Monday, June 05, 2017

Warmer weather expected in Montreal for the Grand Prix

A spectacular shot of the EF-0 tornado that slipped past Three Hills, Alberta Friday evening. The storm, capable of 135km/h winds, only produced minor damage. It was on the ground for nearly 20 minutes before dissipating. 
(Photo via The Weather Network)

More rain in Montreal
What a miserable stretch of weather southern Quebec has experienced this spring. In total, 41 of the last 66 days through Monday, have featured some form of precipitation. Most of those days were accompanied by cooler than normal temperatures as well. The first week of June has been nothing to celebrate either, with Sunday being the best day of the month, and even then, just a few hours of it. The good news is we can see a bit of warmer weather ahead for the Canadian Grand Prix weekend in Montreal. The bad news is we have a few more days of rain before we get there.

On Monday, 16mm or rain had fallen at my home on L'Ile Perrot as of 4pm. More rain is expected through Tuesday, with some thunderstorms possible as well. A stubborn area of high pressure located over the North Atlantic has been blocking the eastward progression of low pressure systems. Our current weather is the result of an upper level low pressure area slowly drifting southeast across Ontario and into central New York. This system is expected to remain in our region through at least Thursday. By Saturday, high pressure and sunshine should return, with temperatures warming into the middle 20s. The normal high for early June in Montreal should be near 23C (73F).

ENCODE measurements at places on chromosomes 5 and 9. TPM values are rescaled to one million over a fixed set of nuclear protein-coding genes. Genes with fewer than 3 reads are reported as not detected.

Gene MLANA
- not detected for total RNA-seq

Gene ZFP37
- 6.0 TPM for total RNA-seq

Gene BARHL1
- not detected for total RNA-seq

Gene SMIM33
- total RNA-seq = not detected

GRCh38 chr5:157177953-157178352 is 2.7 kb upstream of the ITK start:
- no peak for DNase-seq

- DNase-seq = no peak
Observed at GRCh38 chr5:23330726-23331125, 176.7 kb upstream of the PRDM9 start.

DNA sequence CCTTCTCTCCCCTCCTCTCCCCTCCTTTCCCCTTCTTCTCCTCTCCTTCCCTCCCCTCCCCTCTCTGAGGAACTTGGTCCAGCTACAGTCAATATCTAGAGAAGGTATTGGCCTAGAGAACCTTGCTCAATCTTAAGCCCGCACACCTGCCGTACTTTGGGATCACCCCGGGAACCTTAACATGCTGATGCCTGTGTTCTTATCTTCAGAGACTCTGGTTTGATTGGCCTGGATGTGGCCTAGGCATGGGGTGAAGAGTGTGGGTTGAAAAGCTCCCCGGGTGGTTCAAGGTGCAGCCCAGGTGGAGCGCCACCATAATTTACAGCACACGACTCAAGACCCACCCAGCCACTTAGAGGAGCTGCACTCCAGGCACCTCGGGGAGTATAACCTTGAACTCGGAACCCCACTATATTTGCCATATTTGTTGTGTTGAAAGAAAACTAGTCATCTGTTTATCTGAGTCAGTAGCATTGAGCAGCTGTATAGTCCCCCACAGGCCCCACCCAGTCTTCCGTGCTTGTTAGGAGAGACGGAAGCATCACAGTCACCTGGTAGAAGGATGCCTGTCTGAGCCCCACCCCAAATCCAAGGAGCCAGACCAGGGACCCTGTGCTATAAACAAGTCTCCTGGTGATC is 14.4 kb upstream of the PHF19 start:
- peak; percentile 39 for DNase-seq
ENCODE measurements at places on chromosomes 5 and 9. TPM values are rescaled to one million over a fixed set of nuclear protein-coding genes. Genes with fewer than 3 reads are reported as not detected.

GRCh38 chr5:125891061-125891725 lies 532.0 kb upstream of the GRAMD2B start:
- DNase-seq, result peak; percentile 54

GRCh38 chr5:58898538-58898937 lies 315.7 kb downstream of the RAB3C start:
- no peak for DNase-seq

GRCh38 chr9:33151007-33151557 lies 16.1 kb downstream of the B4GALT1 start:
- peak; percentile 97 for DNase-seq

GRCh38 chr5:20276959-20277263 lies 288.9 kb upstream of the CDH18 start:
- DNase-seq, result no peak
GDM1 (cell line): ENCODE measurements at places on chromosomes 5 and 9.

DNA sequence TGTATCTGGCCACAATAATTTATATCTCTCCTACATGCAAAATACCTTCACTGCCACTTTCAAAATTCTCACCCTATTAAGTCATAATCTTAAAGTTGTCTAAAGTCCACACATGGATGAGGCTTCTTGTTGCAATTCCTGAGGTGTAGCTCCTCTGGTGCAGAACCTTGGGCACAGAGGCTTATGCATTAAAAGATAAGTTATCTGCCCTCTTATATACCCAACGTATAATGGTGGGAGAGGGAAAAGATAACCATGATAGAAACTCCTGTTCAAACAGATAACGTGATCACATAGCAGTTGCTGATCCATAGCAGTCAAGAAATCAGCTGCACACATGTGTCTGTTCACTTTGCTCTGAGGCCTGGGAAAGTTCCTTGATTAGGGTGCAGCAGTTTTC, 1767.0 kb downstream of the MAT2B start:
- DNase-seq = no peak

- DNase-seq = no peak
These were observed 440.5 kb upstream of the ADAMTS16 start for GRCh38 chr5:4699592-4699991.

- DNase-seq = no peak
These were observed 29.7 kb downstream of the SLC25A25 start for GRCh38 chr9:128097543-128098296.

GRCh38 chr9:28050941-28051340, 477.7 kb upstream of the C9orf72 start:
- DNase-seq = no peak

Alberta Tornado
By now I'm sure many of you have seen the picture shown above of the tornado near Three Hills, Alberta last Friday afternoon. Thankfully the spectacular storm only produced minor damage. The storm was rated an EF-0 tornado on the Enhanced Fujita scale (EF-0 to EF-5), capable of winds up to 137km/h. We are entering the heart of severe weather season in Canada, June through August. On average Canada records 62 tornadoes each year. Saskatchewan leads the way with 18, followed by Alberta with 15 and Ontario with 13. Quebec can expect between 4 and 5 tornadoes each year. Researchers believe many more occur in Canada, but go undetected due to our vast remote areas. If a tornado warning is issued in your region, act quickly and seek shelter in an interior room, preferably with no windows, and at the lowest point in you home.  Put as many walls between you and the outdoors. If you are stuck outside, seek shelter in a sturdy building immediately. If you can't, find the lowest point possible, lie flat and protect your head from debris.

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